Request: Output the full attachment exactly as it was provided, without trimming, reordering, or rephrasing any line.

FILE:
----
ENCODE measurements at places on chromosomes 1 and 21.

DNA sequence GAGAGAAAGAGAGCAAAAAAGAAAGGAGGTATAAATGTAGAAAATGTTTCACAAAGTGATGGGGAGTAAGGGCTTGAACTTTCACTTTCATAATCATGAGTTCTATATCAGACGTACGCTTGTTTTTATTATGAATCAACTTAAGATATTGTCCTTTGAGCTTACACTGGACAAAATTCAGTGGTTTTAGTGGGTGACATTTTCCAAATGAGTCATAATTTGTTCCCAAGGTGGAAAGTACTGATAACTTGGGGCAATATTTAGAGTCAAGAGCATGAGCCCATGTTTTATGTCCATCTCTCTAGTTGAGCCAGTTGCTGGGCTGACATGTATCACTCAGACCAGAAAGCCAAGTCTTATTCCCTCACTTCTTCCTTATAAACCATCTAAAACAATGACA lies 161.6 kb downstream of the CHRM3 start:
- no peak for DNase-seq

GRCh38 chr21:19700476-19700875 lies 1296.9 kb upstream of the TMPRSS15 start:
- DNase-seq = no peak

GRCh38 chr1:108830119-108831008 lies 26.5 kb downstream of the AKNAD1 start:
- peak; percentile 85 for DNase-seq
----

ENCODE measurements at places on chromosomes 1 and 21.

DNA sequence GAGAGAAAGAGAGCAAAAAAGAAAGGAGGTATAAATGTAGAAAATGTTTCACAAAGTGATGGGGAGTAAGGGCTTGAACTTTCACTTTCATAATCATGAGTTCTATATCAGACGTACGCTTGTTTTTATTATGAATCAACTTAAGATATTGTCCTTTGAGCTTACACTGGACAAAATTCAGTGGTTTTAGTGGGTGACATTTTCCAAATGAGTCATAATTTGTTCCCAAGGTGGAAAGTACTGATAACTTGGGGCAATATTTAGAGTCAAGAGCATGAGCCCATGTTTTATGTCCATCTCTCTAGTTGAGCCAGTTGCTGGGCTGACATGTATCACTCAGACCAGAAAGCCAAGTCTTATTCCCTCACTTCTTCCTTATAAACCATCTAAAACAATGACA lies 161.6 kb downstream of the CHRM3 start:
- no peak for DNase-seq

GRCh38 chr21:19700476-19700875 lies 1296.9 kb upstream of the TMPRSS15 start:
- DNase-seq = no peak

GRCh38 chr1:108830119-108831008 lies 26.5 kb downstream of the AKNAD1 start:
- peak; percentile 85 for DNase-seq